Polarizability models for simulations of finite temperature Raman spectra from machine learning molecular dynamics

Raman spectroscopy is a powerful and nondestructive method that is widely used to study the vibrational properties of solids or molecules. Simulations of finite-temperature Raman spectra rely on obtaining polarizabilities along molecular-dynamics trajectories, which is computationally highly demanding if calculated from first principles. Machine learning force fields (MLFF) are becoming widely used for accelerating moleculardynamics simulations, but machine-learning models for polarizability are still rare. In this work, we present and compare three polarizability models for obtaining Raman spectra in conjunction with MLFF molecular-dynamics trajectories: (i) a model based on projection to primitive cell eigenmodes, (ii) a bond polarizability model, and (iii) symmetry-adapted Gaussian process regression (SA-GPR) using a smooth overlap of atomic positions. In particular, we investigate the accuracy of these models for different systems and how much training data are required. Models are first applied to boron arsenide, where the first- and second-order Raman spectra are studied as well as the effect of boron isotopes. With MoS2 we study the applicability of the models for highly anisotropic systems and for simulating resonant Raman spectra. Finally, inorganic halide perovskites are studied with a particular interest in simulating the spectra across phase transitions. All models can be used to efficiently predict polarizabilities and are applicable to large systems and long simulation times, and while all three models were found to perform similarly for BAs and MoS2, only SA-GPR offers sufficient flexibility to accurately describe complex anharmonic materials like the perovskites.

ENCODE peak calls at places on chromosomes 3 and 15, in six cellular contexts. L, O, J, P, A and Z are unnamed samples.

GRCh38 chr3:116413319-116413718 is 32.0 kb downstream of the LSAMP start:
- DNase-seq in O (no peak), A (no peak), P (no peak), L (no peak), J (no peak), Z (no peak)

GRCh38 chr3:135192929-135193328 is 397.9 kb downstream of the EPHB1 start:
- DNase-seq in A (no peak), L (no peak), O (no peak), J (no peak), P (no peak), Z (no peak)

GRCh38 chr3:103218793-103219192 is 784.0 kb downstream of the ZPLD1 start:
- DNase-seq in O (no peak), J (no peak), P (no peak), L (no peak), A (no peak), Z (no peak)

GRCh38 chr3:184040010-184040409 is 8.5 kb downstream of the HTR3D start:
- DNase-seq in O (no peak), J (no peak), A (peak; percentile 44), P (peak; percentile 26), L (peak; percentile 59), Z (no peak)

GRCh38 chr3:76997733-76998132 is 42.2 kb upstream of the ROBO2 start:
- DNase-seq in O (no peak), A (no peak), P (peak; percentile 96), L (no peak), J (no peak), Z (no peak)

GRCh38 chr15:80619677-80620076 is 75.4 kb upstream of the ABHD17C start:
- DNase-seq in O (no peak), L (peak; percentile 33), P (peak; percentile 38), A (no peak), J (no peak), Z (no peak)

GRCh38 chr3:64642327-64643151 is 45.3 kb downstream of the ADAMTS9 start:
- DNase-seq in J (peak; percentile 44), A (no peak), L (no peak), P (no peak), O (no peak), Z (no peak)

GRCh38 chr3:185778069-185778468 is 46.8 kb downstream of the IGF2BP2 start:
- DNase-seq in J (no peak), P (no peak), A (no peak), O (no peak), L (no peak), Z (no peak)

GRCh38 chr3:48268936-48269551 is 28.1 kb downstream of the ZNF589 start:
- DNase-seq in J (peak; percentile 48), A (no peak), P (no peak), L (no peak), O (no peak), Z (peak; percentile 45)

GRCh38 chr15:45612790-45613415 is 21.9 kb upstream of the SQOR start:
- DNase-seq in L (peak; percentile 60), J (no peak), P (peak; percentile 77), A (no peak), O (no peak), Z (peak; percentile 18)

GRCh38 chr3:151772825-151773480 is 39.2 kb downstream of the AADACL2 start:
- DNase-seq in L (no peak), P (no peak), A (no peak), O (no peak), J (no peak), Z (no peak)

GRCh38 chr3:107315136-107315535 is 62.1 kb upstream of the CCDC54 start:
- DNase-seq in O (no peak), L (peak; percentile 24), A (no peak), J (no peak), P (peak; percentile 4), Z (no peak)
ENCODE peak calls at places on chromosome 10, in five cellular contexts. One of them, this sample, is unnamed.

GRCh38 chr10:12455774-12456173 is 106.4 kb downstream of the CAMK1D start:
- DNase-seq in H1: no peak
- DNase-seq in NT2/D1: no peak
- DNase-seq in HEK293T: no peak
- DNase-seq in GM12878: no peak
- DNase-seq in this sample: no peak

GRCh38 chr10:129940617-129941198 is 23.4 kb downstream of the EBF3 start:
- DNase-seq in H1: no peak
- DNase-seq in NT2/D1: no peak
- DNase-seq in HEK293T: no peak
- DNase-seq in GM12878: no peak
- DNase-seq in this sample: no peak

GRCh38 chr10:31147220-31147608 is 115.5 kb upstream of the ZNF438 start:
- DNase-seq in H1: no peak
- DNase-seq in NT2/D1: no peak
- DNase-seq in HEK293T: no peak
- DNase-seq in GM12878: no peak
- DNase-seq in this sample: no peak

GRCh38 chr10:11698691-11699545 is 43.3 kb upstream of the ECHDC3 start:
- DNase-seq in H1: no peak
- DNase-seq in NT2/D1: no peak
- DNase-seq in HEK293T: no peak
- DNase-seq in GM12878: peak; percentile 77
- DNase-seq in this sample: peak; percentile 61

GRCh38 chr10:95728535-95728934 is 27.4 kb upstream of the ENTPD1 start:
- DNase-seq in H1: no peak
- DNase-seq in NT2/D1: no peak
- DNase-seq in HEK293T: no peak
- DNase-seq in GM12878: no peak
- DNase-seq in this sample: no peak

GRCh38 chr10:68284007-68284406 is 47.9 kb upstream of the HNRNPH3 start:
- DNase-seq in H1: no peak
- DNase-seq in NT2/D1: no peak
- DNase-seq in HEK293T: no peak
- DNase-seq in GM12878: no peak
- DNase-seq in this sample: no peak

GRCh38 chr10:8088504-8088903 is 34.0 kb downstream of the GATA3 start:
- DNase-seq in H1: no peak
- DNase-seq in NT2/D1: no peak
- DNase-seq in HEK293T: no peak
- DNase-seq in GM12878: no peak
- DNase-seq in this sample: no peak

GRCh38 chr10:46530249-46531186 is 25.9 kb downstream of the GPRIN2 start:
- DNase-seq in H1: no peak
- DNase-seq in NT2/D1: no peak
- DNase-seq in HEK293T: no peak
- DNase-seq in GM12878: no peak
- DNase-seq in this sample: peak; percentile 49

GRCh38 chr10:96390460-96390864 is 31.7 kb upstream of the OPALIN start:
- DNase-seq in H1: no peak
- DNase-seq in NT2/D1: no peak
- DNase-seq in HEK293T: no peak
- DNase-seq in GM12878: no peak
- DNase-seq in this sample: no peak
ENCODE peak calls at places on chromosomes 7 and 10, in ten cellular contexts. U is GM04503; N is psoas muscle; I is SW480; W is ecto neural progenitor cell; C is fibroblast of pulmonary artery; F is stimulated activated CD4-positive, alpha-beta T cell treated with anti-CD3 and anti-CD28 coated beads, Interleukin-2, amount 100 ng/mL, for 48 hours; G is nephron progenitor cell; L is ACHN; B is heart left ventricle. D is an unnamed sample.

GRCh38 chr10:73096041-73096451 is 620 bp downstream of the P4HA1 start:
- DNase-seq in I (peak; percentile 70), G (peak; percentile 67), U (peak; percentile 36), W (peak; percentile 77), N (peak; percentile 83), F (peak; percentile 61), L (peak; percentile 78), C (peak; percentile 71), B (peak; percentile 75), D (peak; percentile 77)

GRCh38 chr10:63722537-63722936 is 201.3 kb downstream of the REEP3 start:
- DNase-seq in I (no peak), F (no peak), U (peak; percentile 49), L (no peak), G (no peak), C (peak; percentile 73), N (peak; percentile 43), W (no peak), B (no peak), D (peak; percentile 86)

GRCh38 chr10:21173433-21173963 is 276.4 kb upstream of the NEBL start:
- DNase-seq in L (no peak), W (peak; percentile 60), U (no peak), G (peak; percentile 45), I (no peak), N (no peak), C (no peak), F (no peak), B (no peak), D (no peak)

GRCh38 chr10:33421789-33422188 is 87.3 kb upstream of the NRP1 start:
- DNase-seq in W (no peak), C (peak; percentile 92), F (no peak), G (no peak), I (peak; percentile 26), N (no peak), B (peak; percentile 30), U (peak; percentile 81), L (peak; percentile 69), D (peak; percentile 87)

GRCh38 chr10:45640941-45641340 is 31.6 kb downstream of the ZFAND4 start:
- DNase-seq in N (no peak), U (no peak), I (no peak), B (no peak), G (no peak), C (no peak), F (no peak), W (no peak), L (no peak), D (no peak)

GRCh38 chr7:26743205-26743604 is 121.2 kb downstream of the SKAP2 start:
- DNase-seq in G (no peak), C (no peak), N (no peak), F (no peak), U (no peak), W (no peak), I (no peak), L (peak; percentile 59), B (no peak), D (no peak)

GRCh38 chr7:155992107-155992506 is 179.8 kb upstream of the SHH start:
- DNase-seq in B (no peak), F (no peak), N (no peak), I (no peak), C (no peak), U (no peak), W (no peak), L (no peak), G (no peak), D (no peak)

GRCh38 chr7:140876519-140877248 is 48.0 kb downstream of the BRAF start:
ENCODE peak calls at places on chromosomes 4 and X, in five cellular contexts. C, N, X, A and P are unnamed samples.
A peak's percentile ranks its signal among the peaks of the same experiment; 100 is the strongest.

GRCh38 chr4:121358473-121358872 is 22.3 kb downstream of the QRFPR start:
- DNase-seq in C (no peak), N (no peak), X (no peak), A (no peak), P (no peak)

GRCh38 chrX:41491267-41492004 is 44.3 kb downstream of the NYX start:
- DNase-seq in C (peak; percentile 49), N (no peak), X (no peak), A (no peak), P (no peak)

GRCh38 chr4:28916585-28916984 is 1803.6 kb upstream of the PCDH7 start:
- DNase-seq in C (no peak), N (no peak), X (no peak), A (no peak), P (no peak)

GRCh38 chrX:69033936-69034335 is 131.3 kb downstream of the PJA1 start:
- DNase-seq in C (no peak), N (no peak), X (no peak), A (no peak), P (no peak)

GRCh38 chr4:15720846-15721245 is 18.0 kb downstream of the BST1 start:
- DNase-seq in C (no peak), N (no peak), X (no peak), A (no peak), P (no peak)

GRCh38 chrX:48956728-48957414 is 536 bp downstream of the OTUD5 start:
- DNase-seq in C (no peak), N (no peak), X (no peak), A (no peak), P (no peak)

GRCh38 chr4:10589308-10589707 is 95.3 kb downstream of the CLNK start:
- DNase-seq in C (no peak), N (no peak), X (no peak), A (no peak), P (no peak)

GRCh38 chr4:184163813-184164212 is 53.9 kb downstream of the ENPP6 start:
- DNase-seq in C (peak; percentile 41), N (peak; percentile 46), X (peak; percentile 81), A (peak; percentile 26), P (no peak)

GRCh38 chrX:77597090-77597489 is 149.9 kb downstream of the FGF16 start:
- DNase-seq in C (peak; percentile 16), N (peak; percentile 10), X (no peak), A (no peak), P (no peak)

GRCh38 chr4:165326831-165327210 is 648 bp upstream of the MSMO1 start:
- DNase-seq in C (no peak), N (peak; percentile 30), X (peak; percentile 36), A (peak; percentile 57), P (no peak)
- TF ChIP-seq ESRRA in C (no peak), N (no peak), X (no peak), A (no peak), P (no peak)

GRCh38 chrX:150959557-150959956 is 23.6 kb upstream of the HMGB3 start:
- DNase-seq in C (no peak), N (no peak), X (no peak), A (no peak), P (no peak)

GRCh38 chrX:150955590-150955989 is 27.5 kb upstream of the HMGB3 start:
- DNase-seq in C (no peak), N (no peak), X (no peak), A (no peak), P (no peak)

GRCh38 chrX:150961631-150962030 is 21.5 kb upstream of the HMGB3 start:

Berger Ethan, Komsa Hannu-Pekka

A1 Journal article (peer-reviewed)

Berger, E., & Komsa, H.-P. (2024). Polarizability models for simulations of finite temperature Raman spectra from machine learning molecular dynamics. Physical Review Materials, 8(4), 043802. https://doi.org/10.1103/PhysRevMaterials.8.043802

https://doi.org/10.1103/PhysRevMaterials.8.043802 https://urn.fi/URN:NBN:fi:oulu-202404232894